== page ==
Obama, Michelle and 'The Beast' limousine hit red carpet in New Delhi
Robert Bridge is an American writer and journalist. He is the author of 'Midnight in the American Empire,' How Corporations and Their Political Servants are Destroying the American Dream. @Robert_Bridge
But before Obama got his welcoming squeeze from Modi, a bit of chaos ensued over the issue of Obama’s armored limousine, ‘The Beast’, which was seen double-parked next to Air Force One smack on top of the airport’s ceremonial red carpet.
Before Obama and the First Lady had made their way down the aircraft’s steps, video footage shows Modi gesticulating to one of his officials, in an apparent effort to have Obama’s armored vehicle move from the previously clean carpet. After a bit of hand waving, frenzied chatter and not encouraging headshakes, ‘The Beast’ didn’t budge. Nope, didn't reverse an inch, not even for the Indian prime minister.
I couldn’t help thinking that this comical prelude to Obama’s three-day visit to India provided a perfect metaphor for the way the United States tends to manhandle friends and enemies alike: No matter how you try to placate it, the US superpower is going to park itself wherever the hell it pleases, even if you greet it at the airport with a hug.
The US leader’s visit to India has made a big splash among political pundits, who can’t stop reminding everybody that the trip marks the first time a US leader has set foot in India twice while in office. Modi even broke from protocol Sunday morning in order to personally welcome Obama at the gate of his aircraft.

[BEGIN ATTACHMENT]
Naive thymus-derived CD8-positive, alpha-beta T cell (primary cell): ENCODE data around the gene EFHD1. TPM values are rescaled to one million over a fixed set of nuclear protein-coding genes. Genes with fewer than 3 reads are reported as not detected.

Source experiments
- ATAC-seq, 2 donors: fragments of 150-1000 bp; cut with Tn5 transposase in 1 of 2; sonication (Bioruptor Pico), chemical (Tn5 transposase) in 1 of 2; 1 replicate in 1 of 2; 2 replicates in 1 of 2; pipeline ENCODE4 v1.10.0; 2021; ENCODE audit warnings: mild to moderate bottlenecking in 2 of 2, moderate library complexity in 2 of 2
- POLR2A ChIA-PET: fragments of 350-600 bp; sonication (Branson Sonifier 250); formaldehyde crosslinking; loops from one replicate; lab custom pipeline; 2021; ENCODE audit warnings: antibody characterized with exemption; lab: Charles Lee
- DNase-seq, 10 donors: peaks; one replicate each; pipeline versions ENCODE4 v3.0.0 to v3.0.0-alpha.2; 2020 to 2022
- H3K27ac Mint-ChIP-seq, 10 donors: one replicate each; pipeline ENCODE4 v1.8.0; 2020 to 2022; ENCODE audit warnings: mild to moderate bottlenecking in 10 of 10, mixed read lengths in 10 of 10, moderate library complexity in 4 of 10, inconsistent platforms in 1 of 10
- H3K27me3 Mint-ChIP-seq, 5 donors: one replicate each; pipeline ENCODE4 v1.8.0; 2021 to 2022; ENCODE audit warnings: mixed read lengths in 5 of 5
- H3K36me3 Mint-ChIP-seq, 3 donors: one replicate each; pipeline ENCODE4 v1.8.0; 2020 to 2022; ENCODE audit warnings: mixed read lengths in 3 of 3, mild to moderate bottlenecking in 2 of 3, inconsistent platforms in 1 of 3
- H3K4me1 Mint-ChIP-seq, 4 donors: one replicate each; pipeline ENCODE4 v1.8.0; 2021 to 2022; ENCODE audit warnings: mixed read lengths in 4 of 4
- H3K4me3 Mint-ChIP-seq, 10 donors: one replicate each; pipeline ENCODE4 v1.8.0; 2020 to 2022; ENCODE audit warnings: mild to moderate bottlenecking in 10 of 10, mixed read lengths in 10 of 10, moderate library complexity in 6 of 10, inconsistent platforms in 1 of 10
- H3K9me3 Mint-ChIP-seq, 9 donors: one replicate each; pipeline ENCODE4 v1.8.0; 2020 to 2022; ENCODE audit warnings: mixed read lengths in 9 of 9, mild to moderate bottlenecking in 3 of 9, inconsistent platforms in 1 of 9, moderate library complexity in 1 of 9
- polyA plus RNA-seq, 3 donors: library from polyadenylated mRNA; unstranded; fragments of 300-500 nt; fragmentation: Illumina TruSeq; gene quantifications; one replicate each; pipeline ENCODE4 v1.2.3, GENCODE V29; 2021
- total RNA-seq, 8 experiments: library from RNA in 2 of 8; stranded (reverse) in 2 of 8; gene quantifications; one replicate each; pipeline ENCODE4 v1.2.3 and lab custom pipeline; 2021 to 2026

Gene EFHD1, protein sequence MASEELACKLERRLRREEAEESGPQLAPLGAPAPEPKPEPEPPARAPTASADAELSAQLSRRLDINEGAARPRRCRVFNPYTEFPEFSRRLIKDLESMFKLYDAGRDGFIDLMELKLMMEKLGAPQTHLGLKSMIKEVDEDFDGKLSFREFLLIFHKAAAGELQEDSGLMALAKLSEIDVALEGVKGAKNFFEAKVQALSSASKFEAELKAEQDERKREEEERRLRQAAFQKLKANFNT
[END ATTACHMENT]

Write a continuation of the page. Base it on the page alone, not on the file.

This is all rather significant considering that just last year Modi, who is trying hard to live up to his campaign pledge for bringing new development to India, was considered persona non grata in the US over the deadly 2002 Gujarat riots.
In fact, less than one year into his first term, Modi is showing such enthusiasm for the US leader that it brings back memories of those early days of Obama’s presidency when the entire world, exhausted from the Bush administration’s ‘war on terror,’ had gambled everything on Obama’s bold promise of “hope and change.”
While it is doubtful that early-morning greetings at the airport alone can mend US-India relations, it seems Washington and New Delhi negotiators have already hammered out ways for US suppliers of nuclear equipment to avoid liability in the event of a nuclear accident, Indian TV channels reported on Sunday.
This will come as good news for US companies, which have lost billions of dollars over the years because of India's refusal to enact legislation protecting suppliers of nuclear technologies from legal responsibility.
It is worth noting that Obama’s visit comes as India and France are having some difficulty putting ink to a contract that could see New Delhi buying (or not buying) $20 billion dollars worth of Rafale fighter jets. If the talks fall through, India may opt for the Russian designed Su-30. Whether Barack Obama will attempt to play ‘The Donald’ and tempt India with American-made fighter jets is anybody’s guess.
#AskObamaModi & be a part of this memorable 'Mann Ki Baat' programme, illustrating a special bond between India & USA.